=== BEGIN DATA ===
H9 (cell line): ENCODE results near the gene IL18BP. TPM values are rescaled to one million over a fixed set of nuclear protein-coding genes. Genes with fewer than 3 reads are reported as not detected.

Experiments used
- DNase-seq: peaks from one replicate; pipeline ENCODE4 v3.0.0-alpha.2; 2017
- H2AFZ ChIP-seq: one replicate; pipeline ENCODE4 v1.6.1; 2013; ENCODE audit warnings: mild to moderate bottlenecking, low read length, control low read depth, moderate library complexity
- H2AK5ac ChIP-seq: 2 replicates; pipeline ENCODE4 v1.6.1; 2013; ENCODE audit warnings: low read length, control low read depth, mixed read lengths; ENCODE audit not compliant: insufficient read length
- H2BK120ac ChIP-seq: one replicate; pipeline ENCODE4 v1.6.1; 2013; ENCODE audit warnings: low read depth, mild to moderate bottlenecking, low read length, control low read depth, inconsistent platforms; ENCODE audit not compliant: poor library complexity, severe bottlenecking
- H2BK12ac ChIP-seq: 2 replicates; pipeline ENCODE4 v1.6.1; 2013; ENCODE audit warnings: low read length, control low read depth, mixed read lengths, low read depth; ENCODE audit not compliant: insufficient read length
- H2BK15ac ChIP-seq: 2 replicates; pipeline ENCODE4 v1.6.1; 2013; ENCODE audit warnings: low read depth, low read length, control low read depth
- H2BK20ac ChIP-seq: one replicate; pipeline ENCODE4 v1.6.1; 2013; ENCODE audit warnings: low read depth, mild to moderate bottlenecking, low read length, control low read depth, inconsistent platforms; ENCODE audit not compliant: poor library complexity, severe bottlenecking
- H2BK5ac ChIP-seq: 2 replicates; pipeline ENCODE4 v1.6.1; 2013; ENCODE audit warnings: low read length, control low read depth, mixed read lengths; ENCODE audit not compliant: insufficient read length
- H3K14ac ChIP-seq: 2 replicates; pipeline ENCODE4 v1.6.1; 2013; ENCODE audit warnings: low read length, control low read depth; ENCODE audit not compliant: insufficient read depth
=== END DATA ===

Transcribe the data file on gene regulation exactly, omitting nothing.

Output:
H9 (cell line): ENCODE results near the gene IL18BP. TPM values are rescaled to one million over a fixed set of nuclear protein-coding genes. Genes with fewer than 3 reads are reported as not detected.

Experiments used
- DNase-seq: peaks from one replicate; pipeline ENCODE4 v3.0.0-alpha.2; 2017
- H2AFZ ChIP-seq: one replicate; pipeline ENCODE4 v1.6.1; 2013; ENCODE audit warnings: mild to moderate bottlenecking, low read length, control low read depth, moderate library complexity
- H2AK5ac ChIP-seq: 2 replicates; pipeline ENCODE4 v1.6.1; 2013; ENCODE audit warnings: low read length, control low read depth, mixed read lengths; ENCODE audit not compliant: insufficient read length
- H2BK120ac ChIP-seq: one replicate; pipeline ENCODE4 v1.6.1; 2013; ENCODE audit warnings: low read depth, mild to moderate bottlenecking, low read length, control low read depth, inconsistent platforms; ENCODE audit not compliant: poor library complexity, severe bottlenecking
- H2BK12ac ChIP-seq: 2 replicates; pipeline ENCODE4 v1.6.1; 2013; ENCODE audit warnings: low read length, control low read depth, mixed read lengths, low read depth; ENCODE audit not compliant: insufficient read length
- H2BK15ac ChIP-seq: 2 replicates; pipeline ENCODE4 v1.6.1; 2013; ENCODE audit warnings: low read depth, low read length, control low read depth
- H2BK20ac ChIP-seq: one replicate; pipeline ENCODE4 v1.6.1; 2013; ENCODE audit warnings: low read depth, mild to moderate bottlenecking, low read length, control low read depth, inconsistent platforms; ENCODE audit not compliant: poor library complexity, severe bottlenecking
- H2BK5ac ChIP-seq: 2 replicates; pipeline ENCODE4 v1.6.1; 2013; ENCODE audit warnings: low read length, control low read depth, mixed read lengths; ENCODE audit not compliant: insufficient read length
- H3K14ac ChIP-seq: 2 replicates; pipeline ENCODE4 v1.6.1; 2013; ENCODE audit warnings: low read length, control low read depth; ENCODE audit not compliant: insufficient read depth